Wow, what a change in the weather. It went from the 70s and 80s to the 30s in a day.

Texans have a saying: “If you don’t like the weather, just wait a day.” That can be very true. But, I have found a pretty consistent phenomenon in this area — wind. So I thought I would share some important facts about how consistent windy days can negatively affect our plants.

The most obvious form of damage is breakage. Strong gusts can snap limbs, break branches, and even uproot and blow over trees with thick canopies.

Newly planted trees whose root systems aren’t established can easily be pushed over or caused to lean, so staking helps.

Applicable to us right now, drought-stressed trees also are more susceptible to damage from high winds. A more serious situation can occur if trees or branches fall onto power lines.

Loss of water is another perilous effect of wind on plants. The functions of leaves can be impaired by constant windy conditions.

Without getting too technical, leaves release water through small openings into the air. Depending on a wind’s speed and temperature, plant leaves may wither and close their stomata openings to reduce the loss of water. This can diminish the ability to perform photosynthesis which, in turn, weakens the entire plant, can stunt its growth, and render it susceptible to other maladies such as disease and pest infestation.

Another damaging effect of wind on plants has to do with the soil. If soils are bare of grasses or mulch, wind with a high enough velocity can both dry the surface soil and blow it into the air.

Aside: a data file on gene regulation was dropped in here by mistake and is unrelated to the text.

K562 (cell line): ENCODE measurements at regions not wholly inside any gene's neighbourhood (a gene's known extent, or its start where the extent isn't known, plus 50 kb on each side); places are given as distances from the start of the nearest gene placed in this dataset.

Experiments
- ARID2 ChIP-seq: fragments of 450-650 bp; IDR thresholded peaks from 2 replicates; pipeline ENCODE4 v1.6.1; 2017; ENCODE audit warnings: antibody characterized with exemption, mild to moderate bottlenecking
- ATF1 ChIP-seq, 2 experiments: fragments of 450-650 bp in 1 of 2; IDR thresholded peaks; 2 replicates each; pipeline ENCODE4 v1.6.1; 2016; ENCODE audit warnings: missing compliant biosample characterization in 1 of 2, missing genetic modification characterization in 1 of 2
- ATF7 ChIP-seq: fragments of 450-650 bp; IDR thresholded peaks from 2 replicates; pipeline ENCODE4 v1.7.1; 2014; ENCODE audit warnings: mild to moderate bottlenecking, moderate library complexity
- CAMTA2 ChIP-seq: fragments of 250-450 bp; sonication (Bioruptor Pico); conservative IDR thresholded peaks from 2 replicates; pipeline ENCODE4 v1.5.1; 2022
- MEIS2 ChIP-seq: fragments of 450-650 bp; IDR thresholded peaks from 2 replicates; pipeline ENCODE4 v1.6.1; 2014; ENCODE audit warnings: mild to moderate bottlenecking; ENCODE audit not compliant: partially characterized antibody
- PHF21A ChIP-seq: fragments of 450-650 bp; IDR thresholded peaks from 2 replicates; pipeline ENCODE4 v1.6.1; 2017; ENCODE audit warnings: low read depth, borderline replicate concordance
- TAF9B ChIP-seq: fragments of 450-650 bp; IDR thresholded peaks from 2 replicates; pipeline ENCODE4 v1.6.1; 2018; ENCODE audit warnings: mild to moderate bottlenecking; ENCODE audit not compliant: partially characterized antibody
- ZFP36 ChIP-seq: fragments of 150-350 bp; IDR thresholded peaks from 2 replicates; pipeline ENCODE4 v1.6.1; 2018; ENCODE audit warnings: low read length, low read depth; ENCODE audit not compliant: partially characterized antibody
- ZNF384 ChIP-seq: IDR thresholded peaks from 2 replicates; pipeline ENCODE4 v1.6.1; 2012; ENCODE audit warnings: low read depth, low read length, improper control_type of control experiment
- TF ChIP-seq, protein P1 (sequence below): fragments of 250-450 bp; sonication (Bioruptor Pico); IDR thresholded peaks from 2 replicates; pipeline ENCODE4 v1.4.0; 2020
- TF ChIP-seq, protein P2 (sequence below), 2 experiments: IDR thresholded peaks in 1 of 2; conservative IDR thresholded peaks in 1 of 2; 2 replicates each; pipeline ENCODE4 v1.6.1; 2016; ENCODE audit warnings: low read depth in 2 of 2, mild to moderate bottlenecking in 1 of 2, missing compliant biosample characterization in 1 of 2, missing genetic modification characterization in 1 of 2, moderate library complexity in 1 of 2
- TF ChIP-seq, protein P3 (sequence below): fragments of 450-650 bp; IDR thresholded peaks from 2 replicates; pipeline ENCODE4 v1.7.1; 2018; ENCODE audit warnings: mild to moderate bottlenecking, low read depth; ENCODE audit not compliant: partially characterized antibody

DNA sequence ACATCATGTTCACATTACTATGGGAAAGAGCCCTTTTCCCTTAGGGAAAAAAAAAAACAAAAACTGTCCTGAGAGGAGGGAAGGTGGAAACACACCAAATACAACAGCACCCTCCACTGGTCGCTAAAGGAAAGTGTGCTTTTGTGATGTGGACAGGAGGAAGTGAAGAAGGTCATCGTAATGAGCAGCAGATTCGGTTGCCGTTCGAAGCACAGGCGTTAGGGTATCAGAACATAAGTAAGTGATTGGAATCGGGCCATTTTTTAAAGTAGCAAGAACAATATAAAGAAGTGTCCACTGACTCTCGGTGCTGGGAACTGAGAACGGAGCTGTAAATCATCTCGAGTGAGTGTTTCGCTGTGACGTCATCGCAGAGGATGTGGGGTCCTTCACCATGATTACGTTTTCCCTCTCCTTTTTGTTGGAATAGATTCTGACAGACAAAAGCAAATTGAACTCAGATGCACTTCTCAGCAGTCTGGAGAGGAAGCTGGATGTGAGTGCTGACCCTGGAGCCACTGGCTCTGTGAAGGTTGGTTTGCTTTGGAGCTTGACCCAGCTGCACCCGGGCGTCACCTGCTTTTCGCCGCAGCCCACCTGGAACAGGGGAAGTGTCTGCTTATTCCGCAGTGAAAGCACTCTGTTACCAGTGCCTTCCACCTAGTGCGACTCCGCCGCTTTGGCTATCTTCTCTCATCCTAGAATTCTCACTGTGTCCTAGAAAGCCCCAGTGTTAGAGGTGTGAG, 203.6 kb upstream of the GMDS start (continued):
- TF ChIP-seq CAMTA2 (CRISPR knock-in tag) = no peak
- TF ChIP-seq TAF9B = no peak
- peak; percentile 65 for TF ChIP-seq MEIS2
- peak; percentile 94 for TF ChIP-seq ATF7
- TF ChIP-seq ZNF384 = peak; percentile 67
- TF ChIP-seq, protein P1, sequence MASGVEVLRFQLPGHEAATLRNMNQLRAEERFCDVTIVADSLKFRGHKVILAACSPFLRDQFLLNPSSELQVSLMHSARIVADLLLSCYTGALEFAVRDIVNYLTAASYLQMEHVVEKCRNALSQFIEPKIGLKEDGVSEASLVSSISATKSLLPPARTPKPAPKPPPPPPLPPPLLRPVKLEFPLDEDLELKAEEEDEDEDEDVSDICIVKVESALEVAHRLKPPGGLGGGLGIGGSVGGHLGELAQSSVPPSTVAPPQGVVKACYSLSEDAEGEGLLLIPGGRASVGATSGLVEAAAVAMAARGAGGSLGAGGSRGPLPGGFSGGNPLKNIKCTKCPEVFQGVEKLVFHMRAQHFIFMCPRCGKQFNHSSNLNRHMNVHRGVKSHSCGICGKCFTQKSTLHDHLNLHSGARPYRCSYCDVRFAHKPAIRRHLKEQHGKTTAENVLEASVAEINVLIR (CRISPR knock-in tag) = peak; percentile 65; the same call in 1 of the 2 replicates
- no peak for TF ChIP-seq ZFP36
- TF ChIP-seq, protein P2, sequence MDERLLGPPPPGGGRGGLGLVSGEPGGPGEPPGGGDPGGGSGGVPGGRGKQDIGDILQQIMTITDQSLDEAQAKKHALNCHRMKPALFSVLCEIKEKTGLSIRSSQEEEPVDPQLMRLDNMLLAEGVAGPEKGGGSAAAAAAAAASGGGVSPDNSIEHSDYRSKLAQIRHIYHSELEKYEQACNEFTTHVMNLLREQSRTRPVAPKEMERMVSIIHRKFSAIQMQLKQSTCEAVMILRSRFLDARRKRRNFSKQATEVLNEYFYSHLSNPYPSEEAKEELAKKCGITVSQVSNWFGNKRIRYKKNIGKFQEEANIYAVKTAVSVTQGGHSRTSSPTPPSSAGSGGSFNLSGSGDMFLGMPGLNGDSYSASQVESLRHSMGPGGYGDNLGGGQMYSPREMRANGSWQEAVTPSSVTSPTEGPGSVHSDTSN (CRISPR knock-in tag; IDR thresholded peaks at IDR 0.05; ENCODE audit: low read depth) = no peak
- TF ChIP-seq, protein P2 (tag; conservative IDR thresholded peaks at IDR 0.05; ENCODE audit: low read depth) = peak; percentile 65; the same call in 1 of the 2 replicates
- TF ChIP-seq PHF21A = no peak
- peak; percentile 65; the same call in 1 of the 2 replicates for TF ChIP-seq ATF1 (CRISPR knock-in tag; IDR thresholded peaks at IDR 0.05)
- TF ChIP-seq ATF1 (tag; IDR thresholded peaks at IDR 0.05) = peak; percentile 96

This not only removes needed soil and moisture from the base of trees and plants, but it can “sandblast” the surfaces of the leaves and stems.

This can damage the smooth surfaces and even penetrate the stomata, leaving them open.

Both situations may cause the plant to lose water and dehydrate, again leaving it susceptible to life-threatening outside elements.

There really isn’t a lot we can do about damaging winds, but protecting plants with mulch and spraying water over shriveling leaves may give temporary relief. Tender plants might benefit from a windbreak, such as a thicker-foliaged shrub, a lattice or other manmade structures.

Darla Horner Menking is a Texas Master Gardener and Master Naturalist. Contact her at

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